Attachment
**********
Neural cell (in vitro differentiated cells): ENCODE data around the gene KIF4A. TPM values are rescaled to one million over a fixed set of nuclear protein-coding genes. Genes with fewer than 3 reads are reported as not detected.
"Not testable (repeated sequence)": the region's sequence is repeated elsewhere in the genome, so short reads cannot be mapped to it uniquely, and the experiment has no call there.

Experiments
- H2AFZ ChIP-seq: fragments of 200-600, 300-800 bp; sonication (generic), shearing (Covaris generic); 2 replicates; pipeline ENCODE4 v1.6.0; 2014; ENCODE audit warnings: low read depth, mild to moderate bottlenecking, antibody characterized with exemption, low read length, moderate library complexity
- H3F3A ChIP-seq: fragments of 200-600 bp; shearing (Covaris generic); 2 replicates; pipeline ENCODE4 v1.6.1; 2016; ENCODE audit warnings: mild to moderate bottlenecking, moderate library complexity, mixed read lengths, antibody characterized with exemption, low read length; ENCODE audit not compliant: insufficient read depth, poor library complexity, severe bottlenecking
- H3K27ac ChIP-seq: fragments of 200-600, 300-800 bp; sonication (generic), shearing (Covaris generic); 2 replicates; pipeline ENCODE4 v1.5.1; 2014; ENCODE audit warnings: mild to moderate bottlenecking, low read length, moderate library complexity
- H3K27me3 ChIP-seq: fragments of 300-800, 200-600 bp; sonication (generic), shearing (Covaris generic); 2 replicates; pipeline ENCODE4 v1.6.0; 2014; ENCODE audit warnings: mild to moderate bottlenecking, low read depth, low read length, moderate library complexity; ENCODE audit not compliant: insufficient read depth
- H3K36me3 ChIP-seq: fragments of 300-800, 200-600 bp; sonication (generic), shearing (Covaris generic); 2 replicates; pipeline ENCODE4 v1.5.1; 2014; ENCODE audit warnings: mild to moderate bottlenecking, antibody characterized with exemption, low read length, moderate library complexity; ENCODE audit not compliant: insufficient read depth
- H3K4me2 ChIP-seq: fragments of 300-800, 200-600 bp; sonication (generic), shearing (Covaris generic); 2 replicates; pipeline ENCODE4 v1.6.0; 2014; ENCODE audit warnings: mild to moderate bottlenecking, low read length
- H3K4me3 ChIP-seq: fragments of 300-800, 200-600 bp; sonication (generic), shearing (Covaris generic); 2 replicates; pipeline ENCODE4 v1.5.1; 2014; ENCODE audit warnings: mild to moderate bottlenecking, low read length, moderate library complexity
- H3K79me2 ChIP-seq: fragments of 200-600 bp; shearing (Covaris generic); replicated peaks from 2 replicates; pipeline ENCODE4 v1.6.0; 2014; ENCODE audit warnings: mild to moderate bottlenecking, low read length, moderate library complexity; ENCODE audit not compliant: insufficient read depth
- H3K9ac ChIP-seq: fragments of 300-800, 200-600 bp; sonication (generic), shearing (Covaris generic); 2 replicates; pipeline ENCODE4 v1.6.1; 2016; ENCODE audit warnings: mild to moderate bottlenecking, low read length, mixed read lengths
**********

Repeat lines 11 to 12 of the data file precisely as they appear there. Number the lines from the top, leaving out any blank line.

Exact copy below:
- H3K79me2 ChIP-seq: fragments of 200-600 bp; shearing (Covaris generic); replicated peaks from 2 replicates; pipeline ENCODE4 v1.6.0; 2014; ENCODE audit warnings: mild to moderate bottlenecking, low read length, moderate library complexity; ENCODE audit not compliant: insufficient read depth
- H3K9ac ChIP-seq: fragments of 300-800, 200-600 bp; sonication (generic), shearing (Covaris generic); 2 replicates; pipeline ENCODE4 v1.6.1; 2016; ENCODE audit warnings: mild to moderate bottlenecking, low read length, mixed read lengths